Cytoskeleton of individual B cells (cyan) interacting with foreign antigens (red).

Pavel Tolar : Areas of interest

Introduction

Images of single B cells internalising antigen from soft (top), but not stiff (bottom) membrane substrates.

Figure 1: B cell antigen uptake. B cell internalisation of antigens depends on mechanical properties of the antigen presenting substrate. Images of single B cells internalising antigen from soft (top), but not stiff (bottom) membrane substrates. Membrane of the substrate is labelled red, antigen is labelled green and B cell membrane is labelled blue.

We are interested in how signalling from the B cell antigen receptor (BCR) regulates antibody responses.

Production of antibodies by B cells is integral to human immunity. However, many pathogens have found ways to evade the antibody response, making the design of new vaccines a continuous challenge.

In addition, it is becoming clear that errors in B cell signalling and trafficking result in a variety of autoimmune diseases and lymphoid malignancies.

A better understanding of B cell activation is necessary to develop more effective vaccines and to selectively eliminate diseased B cells. One of our key areas of research is to look at how B cell clones are selected to expand from the naïve repertoire in immune responses.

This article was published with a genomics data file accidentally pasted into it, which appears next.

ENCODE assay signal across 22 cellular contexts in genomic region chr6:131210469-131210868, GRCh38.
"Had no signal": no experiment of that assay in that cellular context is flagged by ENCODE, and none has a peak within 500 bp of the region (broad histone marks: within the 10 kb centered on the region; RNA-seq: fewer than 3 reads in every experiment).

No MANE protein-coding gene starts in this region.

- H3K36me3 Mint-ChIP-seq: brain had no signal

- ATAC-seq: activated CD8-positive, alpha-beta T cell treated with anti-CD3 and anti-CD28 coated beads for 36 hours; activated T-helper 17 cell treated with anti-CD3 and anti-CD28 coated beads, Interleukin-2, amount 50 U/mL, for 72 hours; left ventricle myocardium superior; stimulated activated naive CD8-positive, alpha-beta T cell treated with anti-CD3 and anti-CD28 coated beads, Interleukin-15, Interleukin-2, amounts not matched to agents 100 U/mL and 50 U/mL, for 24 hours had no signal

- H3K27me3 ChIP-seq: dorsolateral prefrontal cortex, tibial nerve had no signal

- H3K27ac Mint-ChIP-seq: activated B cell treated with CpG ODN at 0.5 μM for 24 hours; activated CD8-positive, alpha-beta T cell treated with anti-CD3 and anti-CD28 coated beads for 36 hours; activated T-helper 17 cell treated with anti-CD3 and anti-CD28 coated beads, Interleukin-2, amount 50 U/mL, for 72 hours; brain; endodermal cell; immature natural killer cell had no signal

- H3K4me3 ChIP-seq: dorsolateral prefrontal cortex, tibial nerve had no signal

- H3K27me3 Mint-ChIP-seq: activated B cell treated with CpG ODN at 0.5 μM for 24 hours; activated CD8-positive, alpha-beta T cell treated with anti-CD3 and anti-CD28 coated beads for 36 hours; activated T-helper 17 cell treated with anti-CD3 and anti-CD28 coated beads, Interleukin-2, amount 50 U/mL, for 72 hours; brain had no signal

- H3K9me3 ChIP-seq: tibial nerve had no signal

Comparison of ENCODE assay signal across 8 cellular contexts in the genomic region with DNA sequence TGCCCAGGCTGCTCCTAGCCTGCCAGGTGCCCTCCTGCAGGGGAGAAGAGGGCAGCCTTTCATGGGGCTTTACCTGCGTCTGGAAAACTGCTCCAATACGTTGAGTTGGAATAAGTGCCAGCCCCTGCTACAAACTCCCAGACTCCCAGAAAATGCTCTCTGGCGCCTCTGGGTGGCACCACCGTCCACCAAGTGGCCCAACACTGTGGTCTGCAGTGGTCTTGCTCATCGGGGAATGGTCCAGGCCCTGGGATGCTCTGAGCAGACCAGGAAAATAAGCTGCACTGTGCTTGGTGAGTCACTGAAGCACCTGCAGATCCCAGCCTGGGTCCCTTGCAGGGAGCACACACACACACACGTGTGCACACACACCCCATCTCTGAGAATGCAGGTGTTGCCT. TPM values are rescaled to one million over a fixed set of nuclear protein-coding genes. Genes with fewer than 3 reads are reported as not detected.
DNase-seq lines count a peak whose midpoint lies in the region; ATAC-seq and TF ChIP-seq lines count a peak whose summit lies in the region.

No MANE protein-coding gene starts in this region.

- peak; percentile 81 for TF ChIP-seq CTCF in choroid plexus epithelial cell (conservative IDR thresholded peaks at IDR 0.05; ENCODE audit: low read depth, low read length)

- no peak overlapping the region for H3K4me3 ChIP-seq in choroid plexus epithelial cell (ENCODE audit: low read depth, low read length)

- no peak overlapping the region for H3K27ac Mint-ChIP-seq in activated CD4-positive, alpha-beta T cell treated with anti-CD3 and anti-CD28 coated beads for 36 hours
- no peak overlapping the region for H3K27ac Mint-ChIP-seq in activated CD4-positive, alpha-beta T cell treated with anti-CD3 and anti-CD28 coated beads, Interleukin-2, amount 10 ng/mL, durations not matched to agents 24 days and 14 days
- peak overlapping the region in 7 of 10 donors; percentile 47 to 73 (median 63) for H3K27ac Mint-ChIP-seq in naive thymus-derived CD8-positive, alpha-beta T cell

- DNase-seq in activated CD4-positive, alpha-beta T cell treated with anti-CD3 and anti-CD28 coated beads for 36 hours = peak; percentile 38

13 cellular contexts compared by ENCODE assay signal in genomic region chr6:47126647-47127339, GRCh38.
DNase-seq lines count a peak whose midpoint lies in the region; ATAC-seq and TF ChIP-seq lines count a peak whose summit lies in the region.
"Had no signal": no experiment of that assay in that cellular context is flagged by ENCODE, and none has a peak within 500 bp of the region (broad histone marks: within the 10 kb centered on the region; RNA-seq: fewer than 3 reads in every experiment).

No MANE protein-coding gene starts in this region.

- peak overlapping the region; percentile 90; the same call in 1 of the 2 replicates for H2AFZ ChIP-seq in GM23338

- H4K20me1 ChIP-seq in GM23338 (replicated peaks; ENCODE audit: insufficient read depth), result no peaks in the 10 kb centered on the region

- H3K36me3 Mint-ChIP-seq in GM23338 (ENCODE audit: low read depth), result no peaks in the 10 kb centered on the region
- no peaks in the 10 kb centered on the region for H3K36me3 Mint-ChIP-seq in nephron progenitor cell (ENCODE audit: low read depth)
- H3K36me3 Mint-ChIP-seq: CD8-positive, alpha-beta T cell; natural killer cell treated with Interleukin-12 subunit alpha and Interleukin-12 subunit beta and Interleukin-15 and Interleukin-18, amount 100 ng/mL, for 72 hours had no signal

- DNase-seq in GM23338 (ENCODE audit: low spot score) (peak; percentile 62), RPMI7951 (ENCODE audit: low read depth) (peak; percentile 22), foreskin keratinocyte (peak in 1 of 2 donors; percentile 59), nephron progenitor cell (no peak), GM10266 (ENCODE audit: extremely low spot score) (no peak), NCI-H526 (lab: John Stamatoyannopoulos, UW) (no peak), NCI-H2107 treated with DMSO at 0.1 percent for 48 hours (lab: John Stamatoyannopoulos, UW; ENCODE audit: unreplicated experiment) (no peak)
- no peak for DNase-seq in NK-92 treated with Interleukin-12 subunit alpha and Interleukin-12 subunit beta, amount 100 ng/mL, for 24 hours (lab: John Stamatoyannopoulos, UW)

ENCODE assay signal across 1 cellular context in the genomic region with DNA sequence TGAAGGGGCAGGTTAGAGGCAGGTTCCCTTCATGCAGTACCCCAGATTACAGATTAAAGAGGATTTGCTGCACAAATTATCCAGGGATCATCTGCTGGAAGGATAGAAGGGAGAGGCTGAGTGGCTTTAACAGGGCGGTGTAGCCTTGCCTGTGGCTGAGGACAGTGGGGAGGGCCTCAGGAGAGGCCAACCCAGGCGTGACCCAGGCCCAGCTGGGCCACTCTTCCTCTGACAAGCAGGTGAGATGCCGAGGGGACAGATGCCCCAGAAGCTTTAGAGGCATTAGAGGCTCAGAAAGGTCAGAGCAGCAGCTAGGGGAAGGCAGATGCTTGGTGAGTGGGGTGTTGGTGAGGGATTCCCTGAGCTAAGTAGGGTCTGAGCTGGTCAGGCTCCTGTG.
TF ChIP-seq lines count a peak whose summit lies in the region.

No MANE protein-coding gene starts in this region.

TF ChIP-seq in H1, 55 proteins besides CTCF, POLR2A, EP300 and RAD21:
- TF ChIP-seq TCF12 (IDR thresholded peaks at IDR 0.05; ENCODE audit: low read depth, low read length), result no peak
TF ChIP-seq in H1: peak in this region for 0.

We are focused on the mechanisms by which binding of antigens to the BCR initiates intracellular signalling and antigen internalisation. Together these steps are critical for the response of individual B cell clones and also for the growth of certain B cell tumours.

We are investigating the structure of the BCR and the changes induced by antigen binding that regulate intracellular signalling. A better knowledge of the structure of the BCR can lead to new ways of targeting B cell activation. We also study how BCR signalling and internalisation are organised in living B cells.

AnalyzeInternalization

We also use AnalyzeInternalization, software for analysis of antigen internalisation.

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When B cells encounter antigen, they form immune synapses, where the B cell cytoskeleton organises the signalling and endocytic pathways. We showed that active generation of cytoskeletal forces by B cells is required for antigen extraction from immune synapses and helps in determining the quality of antigen binding by the BCR. These findings have implications for B cell antigen recognition, antibody affinity maturation and for the development of new high-affinity antibodies for diagnosis or therapy.

To understand how these process are regulated in B cells, we have been developing novel methods to image BCR activation and endocytosis in living B cells using techniques including fluorescence microscopy, single molecule imaging, FRET, fluorescence reporters and large-scale imaging. We combine the imaging techniques with structural analysis and genetic and nano-mechanical manipulation of the B cells.